We set out below what we consider to be the key issues around these financial incentives and common to other forms of financial commitments which may be offered by a hotel operator.


The Issue

Commentary

1. Are there, and should there be, any condition which needs to be satisfied to trigger the obligation to make a financial commitment?

Generally, a payment obligation is (and should be) qualified by a number of conditions, e.g., the hotel owner is not in breach of the agreement, that certain thresholds have been met, or where the hotel is to be built, practical completion has been achieved and the hotel has commenced operation, etc.

It is usually the case that certain conditions are to be satisfied before a hotel operator is obliged to provide the financial commitment. The conditions would relevantly relate to matters and outcomes that ensure that the hotel operator obtains its management tenure on the agreed terms of the management agreement.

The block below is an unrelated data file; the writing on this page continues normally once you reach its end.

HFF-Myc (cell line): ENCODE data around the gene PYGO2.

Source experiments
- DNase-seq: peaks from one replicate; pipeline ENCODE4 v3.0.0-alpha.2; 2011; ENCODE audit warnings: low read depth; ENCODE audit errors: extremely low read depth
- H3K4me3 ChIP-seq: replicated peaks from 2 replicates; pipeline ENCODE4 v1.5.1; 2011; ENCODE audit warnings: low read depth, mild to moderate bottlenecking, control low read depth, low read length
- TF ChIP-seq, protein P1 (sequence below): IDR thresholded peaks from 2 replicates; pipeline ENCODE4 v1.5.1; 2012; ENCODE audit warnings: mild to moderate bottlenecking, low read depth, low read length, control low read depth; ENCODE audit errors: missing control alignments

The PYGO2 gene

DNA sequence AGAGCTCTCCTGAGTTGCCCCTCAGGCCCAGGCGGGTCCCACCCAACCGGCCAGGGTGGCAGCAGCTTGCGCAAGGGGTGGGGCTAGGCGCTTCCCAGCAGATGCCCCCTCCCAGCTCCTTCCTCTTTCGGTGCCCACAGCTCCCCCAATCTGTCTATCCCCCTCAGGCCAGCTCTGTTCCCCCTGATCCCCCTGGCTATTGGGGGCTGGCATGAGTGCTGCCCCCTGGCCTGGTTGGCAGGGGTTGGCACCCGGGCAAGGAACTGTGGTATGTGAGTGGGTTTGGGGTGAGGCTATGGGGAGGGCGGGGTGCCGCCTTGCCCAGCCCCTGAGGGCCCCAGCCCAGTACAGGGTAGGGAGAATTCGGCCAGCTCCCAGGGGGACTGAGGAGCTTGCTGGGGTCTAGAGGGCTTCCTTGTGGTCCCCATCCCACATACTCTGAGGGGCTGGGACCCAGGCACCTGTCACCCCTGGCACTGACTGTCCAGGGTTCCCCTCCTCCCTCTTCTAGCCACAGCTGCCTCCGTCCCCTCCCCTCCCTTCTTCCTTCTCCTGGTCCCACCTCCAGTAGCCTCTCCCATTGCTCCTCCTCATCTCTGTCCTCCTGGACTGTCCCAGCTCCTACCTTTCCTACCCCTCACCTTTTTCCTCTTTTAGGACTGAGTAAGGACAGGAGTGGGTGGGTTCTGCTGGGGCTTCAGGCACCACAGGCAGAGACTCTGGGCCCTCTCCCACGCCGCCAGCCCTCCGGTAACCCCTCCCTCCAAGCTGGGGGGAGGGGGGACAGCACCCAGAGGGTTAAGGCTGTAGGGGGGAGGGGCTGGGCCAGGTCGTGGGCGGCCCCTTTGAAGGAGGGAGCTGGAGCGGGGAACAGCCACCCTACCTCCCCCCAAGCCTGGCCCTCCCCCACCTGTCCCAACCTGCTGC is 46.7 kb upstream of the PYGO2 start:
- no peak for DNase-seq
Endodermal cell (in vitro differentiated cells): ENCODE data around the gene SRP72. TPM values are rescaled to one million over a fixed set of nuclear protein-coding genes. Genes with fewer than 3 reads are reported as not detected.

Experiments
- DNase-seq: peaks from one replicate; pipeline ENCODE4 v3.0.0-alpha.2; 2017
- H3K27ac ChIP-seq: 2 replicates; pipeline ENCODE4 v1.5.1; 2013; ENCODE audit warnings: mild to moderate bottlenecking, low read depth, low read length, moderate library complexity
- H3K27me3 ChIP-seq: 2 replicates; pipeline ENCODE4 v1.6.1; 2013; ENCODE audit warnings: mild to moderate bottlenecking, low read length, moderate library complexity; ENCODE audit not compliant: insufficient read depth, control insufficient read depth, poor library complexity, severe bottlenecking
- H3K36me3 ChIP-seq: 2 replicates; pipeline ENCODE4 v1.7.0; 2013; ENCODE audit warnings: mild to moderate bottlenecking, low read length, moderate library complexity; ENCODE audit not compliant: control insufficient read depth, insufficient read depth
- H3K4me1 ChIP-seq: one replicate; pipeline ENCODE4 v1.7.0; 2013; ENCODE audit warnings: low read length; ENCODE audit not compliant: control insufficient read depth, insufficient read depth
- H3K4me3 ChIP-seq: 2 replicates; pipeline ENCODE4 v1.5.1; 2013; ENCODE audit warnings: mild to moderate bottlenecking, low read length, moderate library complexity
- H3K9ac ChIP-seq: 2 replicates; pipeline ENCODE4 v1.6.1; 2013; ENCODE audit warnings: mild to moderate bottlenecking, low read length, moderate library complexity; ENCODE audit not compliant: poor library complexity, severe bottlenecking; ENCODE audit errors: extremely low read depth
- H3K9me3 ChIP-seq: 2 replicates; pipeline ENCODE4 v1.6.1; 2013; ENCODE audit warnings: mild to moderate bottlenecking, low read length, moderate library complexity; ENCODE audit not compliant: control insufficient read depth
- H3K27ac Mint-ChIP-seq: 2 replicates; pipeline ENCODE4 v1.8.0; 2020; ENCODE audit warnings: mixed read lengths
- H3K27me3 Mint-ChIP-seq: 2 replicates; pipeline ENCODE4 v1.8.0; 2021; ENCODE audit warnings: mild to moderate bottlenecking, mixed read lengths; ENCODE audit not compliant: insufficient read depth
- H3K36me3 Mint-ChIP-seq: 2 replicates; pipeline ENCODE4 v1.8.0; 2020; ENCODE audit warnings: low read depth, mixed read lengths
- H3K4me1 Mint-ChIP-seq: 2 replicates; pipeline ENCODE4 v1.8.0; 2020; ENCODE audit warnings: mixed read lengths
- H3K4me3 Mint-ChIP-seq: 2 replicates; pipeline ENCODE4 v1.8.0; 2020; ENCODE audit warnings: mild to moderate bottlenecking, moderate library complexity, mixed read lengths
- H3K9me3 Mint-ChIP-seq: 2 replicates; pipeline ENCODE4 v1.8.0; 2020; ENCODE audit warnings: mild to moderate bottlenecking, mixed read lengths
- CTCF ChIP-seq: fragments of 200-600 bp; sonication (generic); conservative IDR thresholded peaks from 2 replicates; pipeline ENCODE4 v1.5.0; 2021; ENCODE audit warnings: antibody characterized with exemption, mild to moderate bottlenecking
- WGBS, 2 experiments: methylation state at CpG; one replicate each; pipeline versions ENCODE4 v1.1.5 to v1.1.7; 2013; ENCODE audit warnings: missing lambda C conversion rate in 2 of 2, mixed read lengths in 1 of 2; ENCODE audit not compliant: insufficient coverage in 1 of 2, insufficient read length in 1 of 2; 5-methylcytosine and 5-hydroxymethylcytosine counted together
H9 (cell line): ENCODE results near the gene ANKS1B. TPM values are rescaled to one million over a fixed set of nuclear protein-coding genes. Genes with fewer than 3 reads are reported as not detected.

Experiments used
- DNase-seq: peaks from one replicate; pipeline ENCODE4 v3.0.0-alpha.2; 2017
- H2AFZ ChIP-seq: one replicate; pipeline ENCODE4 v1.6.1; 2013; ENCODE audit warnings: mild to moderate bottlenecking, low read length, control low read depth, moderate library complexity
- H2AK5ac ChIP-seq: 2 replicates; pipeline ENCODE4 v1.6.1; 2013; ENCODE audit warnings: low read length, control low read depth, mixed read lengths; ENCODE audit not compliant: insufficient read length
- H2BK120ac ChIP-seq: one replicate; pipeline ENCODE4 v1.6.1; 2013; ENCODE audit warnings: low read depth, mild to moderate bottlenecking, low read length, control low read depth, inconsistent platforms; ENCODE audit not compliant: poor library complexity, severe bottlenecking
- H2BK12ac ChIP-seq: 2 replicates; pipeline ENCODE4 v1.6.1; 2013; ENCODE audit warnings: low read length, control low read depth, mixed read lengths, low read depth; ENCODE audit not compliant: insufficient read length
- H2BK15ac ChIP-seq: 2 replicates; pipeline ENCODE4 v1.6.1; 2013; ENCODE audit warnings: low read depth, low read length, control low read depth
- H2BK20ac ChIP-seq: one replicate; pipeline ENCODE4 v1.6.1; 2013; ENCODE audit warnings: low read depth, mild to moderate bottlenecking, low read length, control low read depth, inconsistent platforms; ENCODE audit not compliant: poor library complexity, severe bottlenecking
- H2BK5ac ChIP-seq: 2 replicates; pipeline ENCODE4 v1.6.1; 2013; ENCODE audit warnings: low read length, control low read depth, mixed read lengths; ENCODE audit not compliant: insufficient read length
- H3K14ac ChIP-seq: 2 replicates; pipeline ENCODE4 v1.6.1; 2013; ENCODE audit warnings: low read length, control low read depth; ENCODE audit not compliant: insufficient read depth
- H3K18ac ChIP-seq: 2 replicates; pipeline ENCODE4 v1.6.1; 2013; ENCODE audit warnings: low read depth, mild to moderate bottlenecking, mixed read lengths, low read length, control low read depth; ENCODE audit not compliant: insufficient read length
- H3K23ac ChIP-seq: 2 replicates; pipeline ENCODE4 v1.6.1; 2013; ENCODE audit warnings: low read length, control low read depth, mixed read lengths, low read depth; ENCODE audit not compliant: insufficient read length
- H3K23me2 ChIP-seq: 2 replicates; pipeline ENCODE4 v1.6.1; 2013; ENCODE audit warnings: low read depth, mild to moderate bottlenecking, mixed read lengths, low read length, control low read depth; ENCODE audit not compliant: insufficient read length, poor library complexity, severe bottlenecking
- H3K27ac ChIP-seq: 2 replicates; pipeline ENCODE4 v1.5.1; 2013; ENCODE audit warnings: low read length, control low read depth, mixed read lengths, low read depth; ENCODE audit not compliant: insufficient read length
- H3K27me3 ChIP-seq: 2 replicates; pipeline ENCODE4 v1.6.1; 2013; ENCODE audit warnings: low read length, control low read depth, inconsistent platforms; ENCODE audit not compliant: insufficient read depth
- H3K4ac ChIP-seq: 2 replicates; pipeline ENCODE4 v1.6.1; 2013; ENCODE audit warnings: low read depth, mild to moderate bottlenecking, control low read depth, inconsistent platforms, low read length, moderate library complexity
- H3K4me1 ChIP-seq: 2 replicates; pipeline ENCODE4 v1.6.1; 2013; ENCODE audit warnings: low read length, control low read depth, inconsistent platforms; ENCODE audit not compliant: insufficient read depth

Each of the specified conditions needs to be carefully considered to ensure that it is reasonable, can be objectively assessed and not overly broad or discretionary in its application.

2. Is the financial commitment refundable?

Whether a financial commitment is refundable or not is essentially a commercial point of negotiation between the parties.

If the financial commitment is refundable then the circumstances under which it is refundable need to be carefully considered and clearly expressed in the Letter of Intent and the management agreement.

3. Who bears tax liability on receipt of a financial commitment and any repayments?

Some agreements provide that the income tax liability of the payment and any repayments is borne by the payer and not the recipient. Others restrict this liability to any withholding tax obligation.